Why Schools Should Lead ‘Reduce Reuse and Recycle’
When we think of how to be Eco-friendly, the phrase ‘Reduce, Reuse, Recycle’ is very well known. In terms of schools and education, shouldn’t it be the top schools in rich countries that are leading the way in how to implement these concepts? Instead we read of Eco-friendly schools being built in places like Guatemala and in the Philippines, where classrooms have been built using recycled building materials –plastic bottles, which are both cheaper and stronger than concrete, and have the added advantage of reducing landfill. How is that for leading the kids by example in how to reuse and recycle? Now I’m not saying we should build our schools out of plastic bottles, but there has to be something more that we can do.
It isn’t our place to reuse and recycle
Our ‘rich’ schools support schools in poorer countries by collecting second hand pencil cases, stationery and clothing to send to them; then we go out and buy brand new items for our own kids. Which is more environmentally friendly and sustainable? What lessons are we teaching our kids by doing this? The concept that recycled, upcycled and vintage is trendy has not yet spread through mainstream society. It is still a ‘fringe’ concept. However, schools should be the ideal ground to plant this seed of trendiness and necessity; to promote the idea that upcycled and recycled isn’t just for disadvantaged and poorer children and schools.
A report from the building of the ‘bottle’ school in the Philippines stated that each town in the Philippines produces enough plastic and glass bottle waste to build a new classroom every two weeks. So, this got me thinking; while we’re collecting supplies to send to poorer schools, perhaps we should collect our waste and send that so they can build more classrooms. Yes, that is a ridiculous idea, but really we’re sending them our ‘waste’ already; things we no longer want or can find a use for. These examples do go to show how much further ahead than us these ‘poorer’ schools can be in terms of the ‘Reduce, Reuse and Recycle' concept. Maybe we can learn from them as well as supporting them.
We used to be better at it
Many of us, or our parent’s generation, grew up reusing and recycling as a matter of necessity. Financially we couldn’t afford to continually buy new things, and so clothes and other things were handed down, mended, reused and repurposed. Now that we have become more affluent, to revert to those old methods may feel like a step backwards. Why should we reuse things when we can simply buy something fresh and new?
This concept has to not only be taught in schools but also be implemented in schools. Children need to be educated as to why this is a necessary step to take and not just told so. They need to be involved in the change. If kids are practically involved in making their schools more environmentally friendly, this will not only help them to really understand the concept but also give them ownership of the idea and encourage them to take those concepts and apply them at home and also throughout their own lives as they grow up and move on in the world.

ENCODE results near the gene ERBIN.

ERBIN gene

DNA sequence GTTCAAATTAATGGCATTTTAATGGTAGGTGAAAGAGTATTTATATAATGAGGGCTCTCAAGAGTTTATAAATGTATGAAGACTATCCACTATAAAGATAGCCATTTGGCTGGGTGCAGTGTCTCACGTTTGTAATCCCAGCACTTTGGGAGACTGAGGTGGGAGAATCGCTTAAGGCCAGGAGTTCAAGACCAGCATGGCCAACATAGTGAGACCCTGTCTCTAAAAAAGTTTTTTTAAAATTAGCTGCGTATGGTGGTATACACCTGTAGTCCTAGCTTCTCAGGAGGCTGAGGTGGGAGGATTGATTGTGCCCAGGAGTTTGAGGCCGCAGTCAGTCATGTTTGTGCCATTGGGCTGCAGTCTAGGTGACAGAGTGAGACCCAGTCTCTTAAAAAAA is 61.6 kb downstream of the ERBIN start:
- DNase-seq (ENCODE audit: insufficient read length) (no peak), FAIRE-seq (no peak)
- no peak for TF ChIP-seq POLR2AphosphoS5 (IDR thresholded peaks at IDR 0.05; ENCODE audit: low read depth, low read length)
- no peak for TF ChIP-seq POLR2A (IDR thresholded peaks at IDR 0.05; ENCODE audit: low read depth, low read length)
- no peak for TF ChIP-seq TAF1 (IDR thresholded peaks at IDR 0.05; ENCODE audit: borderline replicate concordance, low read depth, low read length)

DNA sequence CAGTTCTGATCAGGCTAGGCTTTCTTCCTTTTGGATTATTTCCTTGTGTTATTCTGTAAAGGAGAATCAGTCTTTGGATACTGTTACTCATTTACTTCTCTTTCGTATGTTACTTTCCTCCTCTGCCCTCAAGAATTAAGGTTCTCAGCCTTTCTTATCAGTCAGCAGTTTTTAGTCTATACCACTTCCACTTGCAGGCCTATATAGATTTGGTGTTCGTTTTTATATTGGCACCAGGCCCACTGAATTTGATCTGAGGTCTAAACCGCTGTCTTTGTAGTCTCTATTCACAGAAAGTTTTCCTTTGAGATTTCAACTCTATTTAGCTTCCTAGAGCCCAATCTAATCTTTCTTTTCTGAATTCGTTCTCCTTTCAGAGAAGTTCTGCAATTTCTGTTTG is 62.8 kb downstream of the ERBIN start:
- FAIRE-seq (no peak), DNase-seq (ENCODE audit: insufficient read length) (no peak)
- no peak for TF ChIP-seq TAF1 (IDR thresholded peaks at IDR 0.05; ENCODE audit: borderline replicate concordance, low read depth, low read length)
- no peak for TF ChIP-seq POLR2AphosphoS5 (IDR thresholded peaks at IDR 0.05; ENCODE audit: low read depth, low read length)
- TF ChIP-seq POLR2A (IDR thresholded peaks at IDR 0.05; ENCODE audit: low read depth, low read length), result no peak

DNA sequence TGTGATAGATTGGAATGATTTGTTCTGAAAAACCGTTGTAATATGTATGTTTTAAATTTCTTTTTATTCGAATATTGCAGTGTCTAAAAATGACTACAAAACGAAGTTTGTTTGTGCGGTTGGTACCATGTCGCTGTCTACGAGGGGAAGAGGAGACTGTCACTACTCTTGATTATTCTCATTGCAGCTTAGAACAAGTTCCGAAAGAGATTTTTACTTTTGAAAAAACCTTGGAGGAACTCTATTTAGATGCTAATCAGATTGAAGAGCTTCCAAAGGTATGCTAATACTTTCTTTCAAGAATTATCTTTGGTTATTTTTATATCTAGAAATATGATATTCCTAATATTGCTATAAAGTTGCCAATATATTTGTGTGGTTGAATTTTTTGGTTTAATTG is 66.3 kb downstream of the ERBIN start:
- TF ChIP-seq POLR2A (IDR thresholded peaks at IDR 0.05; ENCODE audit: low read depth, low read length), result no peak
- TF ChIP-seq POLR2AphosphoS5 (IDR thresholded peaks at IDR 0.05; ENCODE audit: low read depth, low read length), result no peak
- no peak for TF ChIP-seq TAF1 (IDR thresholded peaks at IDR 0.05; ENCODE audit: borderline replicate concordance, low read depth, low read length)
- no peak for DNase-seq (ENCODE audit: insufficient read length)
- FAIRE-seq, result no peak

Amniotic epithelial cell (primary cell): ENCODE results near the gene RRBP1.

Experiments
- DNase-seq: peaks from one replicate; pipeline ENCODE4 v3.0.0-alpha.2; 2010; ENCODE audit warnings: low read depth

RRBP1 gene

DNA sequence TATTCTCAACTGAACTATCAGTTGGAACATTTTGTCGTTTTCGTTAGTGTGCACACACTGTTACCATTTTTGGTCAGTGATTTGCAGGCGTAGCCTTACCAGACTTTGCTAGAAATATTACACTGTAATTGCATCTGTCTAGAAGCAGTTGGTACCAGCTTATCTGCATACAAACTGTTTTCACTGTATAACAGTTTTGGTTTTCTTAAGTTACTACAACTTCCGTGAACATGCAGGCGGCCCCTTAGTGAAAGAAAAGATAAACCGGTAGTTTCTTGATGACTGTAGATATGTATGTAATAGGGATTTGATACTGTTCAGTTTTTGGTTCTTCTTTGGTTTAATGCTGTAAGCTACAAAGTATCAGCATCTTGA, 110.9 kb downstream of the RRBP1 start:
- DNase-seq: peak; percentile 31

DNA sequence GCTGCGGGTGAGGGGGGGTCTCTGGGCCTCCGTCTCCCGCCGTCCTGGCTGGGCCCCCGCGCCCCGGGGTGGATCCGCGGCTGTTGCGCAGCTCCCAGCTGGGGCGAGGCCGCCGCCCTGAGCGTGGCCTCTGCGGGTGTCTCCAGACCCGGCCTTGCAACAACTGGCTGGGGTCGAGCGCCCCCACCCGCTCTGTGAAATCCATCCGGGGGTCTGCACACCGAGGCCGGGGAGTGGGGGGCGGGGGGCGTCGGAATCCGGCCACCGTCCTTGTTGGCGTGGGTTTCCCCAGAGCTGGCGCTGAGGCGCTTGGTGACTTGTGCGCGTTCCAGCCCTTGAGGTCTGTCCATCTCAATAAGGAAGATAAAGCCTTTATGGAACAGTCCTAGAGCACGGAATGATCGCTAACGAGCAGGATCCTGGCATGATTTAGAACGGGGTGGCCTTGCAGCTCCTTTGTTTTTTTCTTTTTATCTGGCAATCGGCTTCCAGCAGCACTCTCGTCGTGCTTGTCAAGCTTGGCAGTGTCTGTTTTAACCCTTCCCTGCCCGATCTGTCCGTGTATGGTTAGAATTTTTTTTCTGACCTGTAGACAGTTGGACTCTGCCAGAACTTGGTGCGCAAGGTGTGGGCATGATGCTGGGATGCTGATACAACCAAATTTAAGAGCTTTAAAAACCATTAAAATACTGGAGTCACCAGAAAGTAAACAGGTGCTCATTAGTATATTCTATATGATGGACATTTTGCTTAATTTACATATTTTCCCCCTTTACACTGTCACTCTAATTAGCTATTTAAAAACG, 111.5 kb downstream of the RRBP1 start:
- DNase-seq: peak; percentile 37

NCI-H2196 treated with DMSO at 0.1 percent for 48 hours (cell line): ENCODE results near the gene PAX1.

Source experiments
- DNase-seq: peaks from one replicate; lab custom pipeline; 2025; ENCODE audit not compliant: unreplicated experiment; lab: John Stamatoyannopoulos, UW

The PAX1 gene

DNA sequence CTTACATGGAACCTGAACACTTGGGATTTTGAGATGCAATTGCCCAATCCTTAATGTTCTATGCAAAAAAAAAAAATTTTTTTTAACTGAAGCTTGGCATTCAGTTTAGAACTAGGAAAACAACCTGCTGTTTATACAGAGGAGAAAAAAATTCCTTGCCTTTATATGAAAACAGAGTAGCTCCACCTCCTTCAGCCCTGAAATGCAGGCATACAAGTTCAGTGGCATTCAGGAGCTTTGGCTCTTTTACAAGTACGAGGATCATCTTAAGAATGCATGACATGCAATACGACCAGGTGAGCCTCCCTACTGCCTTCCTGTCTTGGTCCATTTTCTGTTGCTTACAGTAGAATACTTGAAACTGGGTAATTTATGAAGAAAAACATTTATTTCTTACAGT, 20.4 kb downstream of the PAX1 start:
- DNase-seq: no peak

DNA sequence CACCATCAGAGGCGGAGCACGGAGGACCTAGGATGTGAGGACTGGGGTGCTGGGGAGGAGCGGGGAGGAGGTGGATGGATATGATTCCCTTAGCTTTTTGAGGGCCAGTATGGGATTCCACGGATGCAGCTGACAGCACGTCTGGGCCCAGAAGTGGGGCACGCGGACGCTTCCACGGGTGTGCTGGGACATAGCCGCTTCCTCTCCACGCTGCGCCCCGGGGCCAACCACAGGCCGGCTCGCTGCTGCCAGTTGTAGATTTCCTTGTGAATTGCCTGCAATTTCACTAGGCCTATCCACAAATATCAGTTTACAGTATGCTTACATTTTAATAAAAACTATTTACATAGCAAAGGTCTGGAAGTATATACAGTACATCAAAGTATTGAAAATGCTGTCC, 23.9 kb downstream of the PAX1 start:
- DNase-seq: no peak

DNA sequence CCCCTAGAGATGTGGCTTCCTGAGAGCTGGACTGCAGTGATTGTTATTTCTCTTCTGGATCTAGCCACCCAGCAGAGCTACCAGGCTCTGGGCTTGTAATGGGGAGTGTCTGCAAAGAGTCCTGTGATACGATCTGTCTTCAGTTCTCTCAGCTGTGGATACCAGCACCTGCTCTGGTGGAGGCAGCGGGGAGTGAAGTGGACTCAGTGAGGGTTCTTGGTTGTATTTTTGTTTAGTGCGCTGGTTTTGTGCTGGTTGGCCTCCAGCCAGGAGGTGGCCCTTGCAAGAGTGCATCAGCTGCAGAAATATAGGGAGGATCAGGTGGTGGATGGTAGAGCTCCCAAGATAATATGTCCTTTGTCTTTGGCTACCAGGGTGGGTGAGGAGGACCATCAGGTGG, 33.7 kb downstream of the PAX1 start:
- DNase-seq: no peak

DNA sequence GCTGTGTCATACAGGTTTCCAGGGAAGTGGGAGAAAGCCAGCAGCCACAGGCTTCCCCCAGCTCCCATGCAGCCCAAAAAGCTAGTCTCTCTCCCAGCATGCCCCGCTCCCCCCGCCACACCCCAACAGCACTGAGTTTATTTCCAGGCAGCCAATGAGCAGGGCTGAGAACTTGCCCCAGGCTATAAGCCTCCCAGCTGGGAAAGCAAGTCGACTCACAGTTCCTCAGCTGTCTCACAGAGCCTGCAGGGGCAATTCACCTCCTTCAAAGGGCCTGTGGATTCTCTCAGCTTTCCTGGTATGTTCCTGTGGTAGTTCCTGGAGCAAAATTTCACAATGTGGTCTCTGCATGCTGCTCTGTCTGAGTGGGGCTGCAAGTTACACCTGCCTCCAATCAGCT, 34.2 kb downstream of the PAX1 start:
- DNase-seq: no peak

So what can be done now?
Small things like composting lunch scraps, recycling papers, switching to energy efficient light bulbs and reusing waste for art projects are simple ways many schools are already leading children by example in eco-friendly ways. But schools need to step up and lead the way in changing people’s viewpoints and ideas about who needs to reuse and recycle. It is not an exclusive need for poorer countries and schools to use second hand equipment and supplies. Sure it’s nice to have brand new equipment and the latest technology, but it is also important to keep teaching our kids the dying arts of fixing, mending, reusing and recycling things before we run out of space for all the waste we are producing.
Think about it. Have you ever bought your kid a new pencil case, or clothes, while donating older ones to a charitable cause; then cursed at the cost of bringing a kid up these days? I’m not saying we should stop donating second hand equipment and supplies, but just that we should think more about what we’re teaching our kids when they start the new school year with brand new books, paper, pens, etc, and last year’s supplies get thrown away or passed on simply because they are from ‘last year’, not necessarily because they are worn out or finished. If they are being passed on to someone else to use, then they still have life left in them. Perhaps we could not only save ourselves some money but also save the environment a little by reducing what we are consuming and reuse more ourselves.
“The way to get started is to quit talking and begin doing.” – Walt Disney
This kind of education is everyone’s responsibility but could be taught at schools to far more effect that it currently is by way of leading by example. Real change can begin with educating our children to look at things in a new way. We have to stop the limiting viewpoint that reusing and recycling is the domain of third world countries and of the poor. The concepts of reusing, recycling and upcycling need a marketing makeover to make them acceptable and trendy so that people begin to embrace these concepts and so start to forge a major change in the way our consumer society is heading and stop destroying our environment.
About Jill Shepherd
Jill is a freelance writer and blogger based in the beautiful city of Cairns in Far North Queensland, Australia.